Eight or nine years ago I did computer tech support for Peachtree software. I did a lot of phone service and the occassional onsite training call. The program came with 6 floppies and the call was from a person that was stuck on installing the second one. The prompts for installation not being clear enough and (you guessed it) he didn’t remove the first floppy, assuming it was eaten, before jamming the second one in. I’d like to think that customers are a bit more computer savvy now, but I’m not going back to that kind of job to find out.:wink:

Sorry, but an unimaginably large number of people with computers would press a key on the key board if you told them to click on the control panel. After all the keyboard is the ‘control panel’ of the computer.

I remember hearing a story once about a guy who called tech support complaining that his cupholder was broken. Turns out he was opening the CD-ROM and setting his drink in that!

My mom’s husband has been working with computers in various capacities for years, including working help desks on occasion. Unfortunately, the reason they talk to people like they’re idiots is because they get calls from surprising numbers of people that ARE idiots. Some are just ignorant, and actually learn something about their computer once they get help with whatever is going on with it. Some never do. The idiots are the ones who never do.

I knew the difference between a monitor and the CPU when I was in second grade, and that was about 1983. It amazes me that there are still people who don’t.

Lord Ashtar, one of the funniest things I ever heard on the radio was on a local public radio call-in talk show with a couple computer gurus. Calls about which is better, Mac or PC; calls about whether Microsoft Office Professional is worth it over Office Standard; that sort of thing.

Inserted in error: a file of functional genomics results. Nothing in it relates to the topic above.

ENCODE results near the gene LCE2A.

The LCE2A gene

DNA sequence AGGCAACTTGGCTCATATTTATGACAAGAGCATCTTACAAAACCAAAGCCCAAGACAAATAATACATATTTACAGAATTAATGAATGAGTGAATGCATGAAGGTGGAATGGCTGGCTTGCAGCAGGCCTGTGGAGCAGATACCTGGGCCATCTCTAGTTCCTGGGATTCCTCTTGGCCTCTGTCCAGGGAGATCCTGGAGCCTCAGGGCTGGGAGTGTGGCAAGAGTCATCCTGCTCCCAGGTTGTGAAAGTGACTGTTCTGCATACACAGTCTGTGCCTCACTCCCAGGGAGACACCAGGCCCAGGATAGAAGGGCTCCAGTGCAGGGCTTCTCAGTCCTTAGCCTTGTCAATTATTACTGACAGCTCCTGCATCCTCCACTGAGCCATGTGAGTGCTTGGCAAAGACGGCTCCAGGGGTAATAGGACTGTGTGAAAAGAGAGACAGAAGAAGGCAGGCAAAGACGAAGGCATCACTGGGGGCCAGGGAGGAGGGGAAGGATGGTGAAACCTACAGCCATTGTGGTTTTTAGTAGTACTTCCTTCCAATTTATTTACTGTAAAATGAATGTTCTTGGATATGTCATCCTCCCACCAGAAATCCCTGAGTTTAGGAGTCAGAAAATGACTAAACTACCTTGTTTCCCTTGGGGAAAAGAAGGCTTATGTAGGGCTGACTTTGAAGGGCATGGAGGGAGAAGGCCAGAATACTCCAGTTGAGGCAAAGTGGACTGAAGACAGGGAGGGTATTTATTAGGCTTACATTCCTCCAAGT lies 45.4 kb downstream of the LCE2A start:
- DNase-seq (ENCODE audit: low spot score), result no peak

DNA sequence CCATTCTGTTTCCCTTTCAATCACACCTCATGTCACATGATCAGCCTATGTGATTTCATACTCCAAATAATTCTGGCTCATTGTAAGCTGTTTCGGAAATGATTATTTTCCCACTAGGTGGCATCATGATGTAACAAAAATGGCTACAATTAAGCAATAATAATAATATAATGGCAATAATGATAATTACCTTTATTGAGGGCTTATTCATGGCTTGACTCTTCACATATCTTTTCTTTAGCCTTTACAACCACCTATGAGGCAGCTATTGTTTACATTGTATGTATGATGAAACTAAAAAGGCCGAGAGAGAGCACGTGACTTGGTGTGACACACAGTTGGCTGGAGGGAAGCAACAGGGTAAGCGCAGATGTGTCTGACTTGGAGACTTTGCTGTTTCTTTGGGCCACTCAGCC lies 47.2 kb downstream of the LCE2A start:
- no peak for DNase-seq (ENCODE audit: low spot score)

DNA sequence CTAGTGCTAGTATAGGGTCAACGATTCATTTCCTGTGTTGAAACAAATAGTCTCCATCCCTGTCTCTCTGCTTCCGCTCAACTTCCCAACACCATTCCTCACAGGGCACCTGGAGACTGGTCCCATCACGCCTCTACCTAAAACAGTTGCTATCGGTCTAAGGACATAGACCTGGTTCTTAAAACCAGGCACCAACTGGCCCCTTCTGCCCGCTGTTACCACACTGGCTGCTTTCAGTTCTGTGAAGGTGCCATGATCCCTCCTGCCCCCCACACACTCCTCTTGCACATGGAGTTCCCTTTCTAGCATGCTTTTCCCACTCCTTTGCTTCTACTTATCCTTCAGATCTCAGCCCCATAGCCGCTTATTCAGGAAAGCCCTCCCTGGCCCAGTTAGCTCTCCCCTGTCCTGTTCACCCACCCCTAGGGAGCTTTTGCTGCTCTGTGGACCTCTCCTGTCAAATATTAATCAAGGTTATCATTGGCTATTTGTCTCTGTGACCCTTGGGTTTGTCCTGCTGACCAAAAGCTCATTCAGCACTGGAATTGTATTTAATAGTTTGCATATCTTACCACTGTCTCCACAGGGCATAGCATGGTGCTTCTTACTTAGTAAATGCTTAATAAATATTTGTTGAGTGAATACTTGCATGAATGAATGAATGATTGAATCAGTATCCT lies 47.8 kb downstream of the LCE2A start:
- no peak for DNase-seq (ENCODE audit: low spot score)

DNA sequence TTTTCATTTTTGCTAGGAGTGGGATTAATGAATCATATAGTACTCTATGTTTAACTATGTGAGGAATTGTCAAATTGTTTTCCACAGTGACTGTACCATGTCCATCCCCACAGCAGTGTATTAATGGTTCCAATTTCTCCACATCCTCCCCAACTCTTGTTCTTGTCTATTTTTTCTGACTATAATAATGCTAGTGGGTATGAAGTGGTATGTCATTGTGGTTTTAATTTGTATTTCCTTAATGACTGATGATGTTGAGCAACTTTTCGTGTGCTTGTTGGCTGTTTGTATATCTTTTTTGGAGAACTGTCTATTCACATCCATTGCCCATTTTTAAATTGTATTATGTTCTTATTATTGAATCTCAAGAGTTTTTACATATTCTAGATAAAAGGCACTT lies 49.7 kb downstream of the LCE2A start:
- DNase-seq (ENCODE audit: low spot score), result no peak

Near the end of the program, they get a call from a guy with an obviously fake southern accent ('sokay, it’s here in North Carolina) saying, “Listen, I wanna get me one a them computers with a cup-holder on it, and I’m wondering whether it’s worth it to get the bigger forty-eight ex cupholder or is the twenty-four ex cupholder big enough?”

Without missing a beat (although there were a couple snickers) the guru said, “How large is your coffee cup?”

The caller answered, “It’s just a normal-sized cup.”

“The twenty-four ex should be big enough for you,” the guru said. The caller thanked him, and they moved on to the next call.

I was dying. Urban legend comes to life!


Re talking down to stupid callers:

I have no problem with tech people assuming at the beginning that they may be working with a barefaced moron. What cranks me is when I’m making it clear that I am a tad above the level of not knowing the difference between right and left clicking, that I know how to access the control panel and the device manager, that I understand the whys and hows of Ctrl-Alt-Del, I know what a TSR is, etc., and they’re still talking to me like I’m an idjit.

My wish, like the OP, is that techs LISTEN and perhaps adjust their instructions accordingly. By all means, they should go ahead and use little words for the airheads, if they need it. But some of us can actually make their calls FASTER – imagine that! Talking down to people who don’t need it can only waste everyone’s time.

Yeah. This is very important. My friend, who used to work for a call center, recounted a very trying ordeal where he handled a call from a customer who had some problem with her modem. When my friend instructed her to move the mouse, she said that she was moving the mouse and it’s not working.

So after 2 hours of guiding her using shortcut keys and whatnot, my friend finally realized that the customer was moving the entire thing on top of her hands, instead of rolling it on the mouse pad. :smack:

The problem with that approach is that when people call tech support, most of them think they know a lot about computers. There are some total newbies who know they’re total newbies, and that’s pretty refreshing; those ones are easy to deal with. The ones who are a nightmare are the ones who’ve heard their nephew use a few computer terms here and there, who’ve maybe taken a class in community college, who know where the control panel is, but who think they know everything because of that.